After a median 5 years of follow-up, 69% of patients ever achieved a confirmed CD4 count >250 cells/mm3 on their first-line regimen, 46% reached 350 cells/mm3, and 19% reached >500 cells/mm3.
Patients on first-line therapy took a median 1.8 years to reach >250 cells/mm3, 3.9 years to reach 350 cells/mm3, and more than 6 years to reach >500 cells/mm3.
Among participants who stayed on their first-line regimen for 1 year before switching:
10% still had a CD4 count <99 cells/mm3 or less;
38% had 100-199 cells/mm3;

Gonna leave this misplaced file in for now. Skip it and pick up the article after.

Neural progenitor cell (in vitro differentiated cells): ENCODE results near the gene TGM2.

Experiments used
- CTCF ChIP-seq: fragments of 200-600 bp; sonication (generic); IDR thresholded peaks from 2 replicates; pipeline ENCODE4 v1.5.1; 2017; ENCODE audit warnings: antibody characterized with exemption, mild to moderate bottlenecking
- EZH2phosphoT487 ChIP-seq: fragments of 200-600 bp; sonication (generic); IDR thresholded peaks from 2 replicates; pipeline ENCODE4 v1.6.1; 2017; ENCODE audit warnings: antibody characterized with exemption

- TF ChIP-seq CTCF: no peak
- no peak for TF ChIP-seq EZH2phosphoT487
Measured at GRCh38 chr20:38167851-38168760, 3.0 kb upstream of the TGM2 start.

39% had 200-349 cells/mm3;
10% had 350-499 cells/mm3;
2% had 500 cells/mm3.
By 5 years after ART initiation, the proportion reaching >500 cells/mm3 had increased, but still remained relatively low at 21%.
20% of patients with a CD4 count < 100 cells/mm3 after 1 year, and 55% with 100-199 cells/mm3, subsequently reached >250, the level at which AIDS-related opportunistic infections become very uncommon.
However, the rate of CD4 count change from week 24 to 48 did not predict who would or would not eventually reach >250.

"Patients initiating ART with very low CD4 counts struggle to achieve sufficient immune restoration within 2 to 3 years though responses continue to improve over time," the researchers concluded.

They added that people with a CD4 count < 125 cells/mm3 after week 48 on ART are not likely to ever reach >250 cells/mm3 on the first-line regimen.